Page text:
Forests recolonized Southland after the most recent ice age glacial advance and remained the dominant vegetation cover until about 1000 years ago. Silver beech (Nothofagus menziesii) was present in higher altitudes to the west with red beech (Nothofagus fusca) in the northern mountains. In the lowland areas podocarps and hardwoods were predominant with kahikatea (Dacrycarpus dacrydioides) growing in swampy areas and rimu (Dacrydium cupressinum) on drier sites. Southern rata (Metrosideros umbellata) and kamahi (Weinmannia racemosa) were present in the central hill country and in the Catlins.

Charcoal evidence shows fires began in the region about 2500 years ago and greatly increased in frequency after the arrival of Maori, since the Maori people used fire to drive game from the forests for mass killing. These fires led to the loss of large areas of forest and their replacement by tussock grasslands: snow tussocks (primarily Chionochloa spp.) above the treeline and red tussock (Chionochloa rubra) spread over an estimated 45 percent of the region. By the time Europeans arrived some forest regeneration had started but most of this land was again cleared for farms and other developments. Livestock had a major impact on the tussock lands and exotic pasture grasses took over areas once dominated by red tussocks. Europeans also drained many of the wetland areas in the lowlands. Some forest remnants have been preserved, mainly in the Livingston, Snowdon, and Eyre Mountains, the Catlins area, the Hokonui Hills, and around Waitutu to the south. However, little lowland swamp survives.

Biodiversity Features

caption Yellow-eyed penguin pair, Southland coastal
breeding area. @ C.Michael Hogan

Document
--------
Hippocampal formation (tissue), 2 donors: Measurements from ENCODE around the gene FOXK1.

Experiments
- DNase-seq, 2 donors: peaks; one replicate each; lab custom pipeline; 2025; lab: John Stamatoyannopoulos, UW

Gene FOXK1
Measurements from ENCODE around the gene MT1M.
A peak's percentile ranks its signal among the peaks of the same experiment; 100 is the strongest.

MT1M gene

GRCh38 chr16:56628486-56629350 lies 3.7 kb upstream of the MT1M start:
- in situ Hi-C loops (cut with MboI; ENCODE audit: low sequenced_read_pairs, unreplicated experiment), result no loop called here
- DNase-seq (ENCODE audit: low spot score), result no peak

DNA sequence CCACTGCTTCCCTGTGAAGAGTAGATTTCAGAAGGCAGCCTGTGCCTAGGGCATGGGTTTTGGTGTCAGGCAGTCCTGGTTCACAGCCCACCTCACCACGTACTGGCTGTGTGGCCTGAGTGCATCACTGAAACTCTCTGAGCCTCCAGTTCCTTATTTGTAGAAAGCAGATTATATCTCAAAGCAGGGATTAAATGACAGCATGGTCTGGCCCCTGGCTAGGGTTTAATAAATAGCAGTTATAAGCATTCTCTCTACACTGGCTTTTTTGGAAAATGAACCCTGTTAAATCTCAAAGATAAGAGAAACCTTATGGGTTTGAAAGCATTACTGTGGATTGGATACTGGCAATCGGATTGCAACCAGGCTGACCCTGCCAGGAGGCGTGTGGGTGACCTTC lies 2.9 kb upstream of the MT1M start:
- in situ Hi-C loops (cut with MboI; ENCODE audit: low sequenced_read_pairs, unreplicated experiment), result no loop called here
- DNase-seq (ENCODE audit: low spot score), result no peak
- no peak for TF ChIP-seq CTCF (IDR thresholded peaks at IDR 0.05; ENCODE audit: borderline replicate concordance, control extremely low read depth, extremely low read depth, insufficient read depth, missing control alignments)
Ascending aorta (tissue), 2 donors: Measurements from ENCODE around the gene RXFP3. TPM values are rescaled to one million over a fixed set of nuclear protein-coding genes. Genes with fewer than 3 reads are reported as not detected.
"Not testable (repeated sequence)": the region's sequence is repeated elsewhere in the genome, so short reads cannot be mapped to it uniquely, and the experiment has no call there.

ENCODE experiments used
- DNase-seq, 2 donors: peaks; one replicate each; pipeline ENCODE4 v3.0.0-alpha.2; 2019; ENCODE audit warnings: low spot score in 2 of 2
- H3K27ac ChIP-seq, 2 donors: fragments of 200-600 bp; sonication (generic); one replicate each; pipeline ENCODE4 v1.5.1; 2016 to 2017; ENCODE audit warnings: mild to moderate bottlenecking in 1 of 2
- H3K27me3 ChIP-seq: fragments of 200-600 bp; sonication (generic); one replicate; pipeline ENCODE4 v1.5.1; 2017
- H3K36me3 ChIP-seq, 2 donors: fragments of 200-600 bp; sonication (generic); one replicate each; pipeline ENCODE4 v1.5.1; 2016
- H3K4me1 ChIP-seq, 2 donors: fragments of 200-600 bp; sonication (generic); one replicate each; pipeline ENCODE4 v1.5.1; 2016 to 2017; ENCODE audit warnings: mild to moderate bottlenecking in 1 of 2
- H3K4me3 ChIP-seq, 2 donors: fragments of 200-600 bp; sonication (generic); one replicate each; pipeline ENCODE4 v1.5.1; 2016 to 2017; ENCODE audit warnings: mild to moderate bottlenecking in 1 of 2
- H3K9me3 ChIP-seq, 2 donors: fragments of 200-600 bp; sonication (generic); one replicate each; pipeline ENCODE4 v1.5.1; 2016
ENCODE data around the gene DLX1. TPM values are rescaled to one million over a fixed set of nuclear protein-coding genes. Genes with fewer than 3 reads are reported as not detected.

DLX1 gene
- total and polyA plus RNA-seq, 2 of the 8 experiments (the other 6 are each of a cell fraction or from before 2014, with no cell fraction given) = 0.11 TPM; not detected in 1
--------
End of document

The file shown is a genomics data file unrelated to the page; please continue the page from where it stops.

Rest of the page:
The Catlins Forest Park (420 square kilometres) contains a rich and diverse flora and a wide range of habitats, from the alpine bogs found on the Ajax Plateau to salt marshes and rocky coastal cliffs. In places unbroken sequences of native vegetation run from the coast to the subalpine zone. It is also the only large area of the eastern coast of New Zealand retaining a predominantly natural forest cover. Catlins Forest Park contains rimu-dominant podocarp forest, as well as New Zealand's southernmost stand of silver beech (Nothofagus menziesii). An endemic daisy, Celmisia lindsayi, is found on the coastal cliffs. It is home to several endangered birds, most notably the world's rarest penguin, the vulnerable Yellow-eyed penguin (Megadyptes antipodes). Mohua or yellowheads (Mohoua ochrocephala VU) have small South Island populations that are generally decreasing, but they have started to recover here following intensive stoat control (Mustela erminea). The Catlins Forest Park coastline is the only place where elephant seals (Mirounga leonina), New Zealand fur seals (Arctocephalus forsteri) and the New Zealand sea lion (Phocarctos hookeri VU) all co-exist. New Zealand sea lions have only resumed breeding on the mainland since 1992, and now breed here and along the Otago coastline.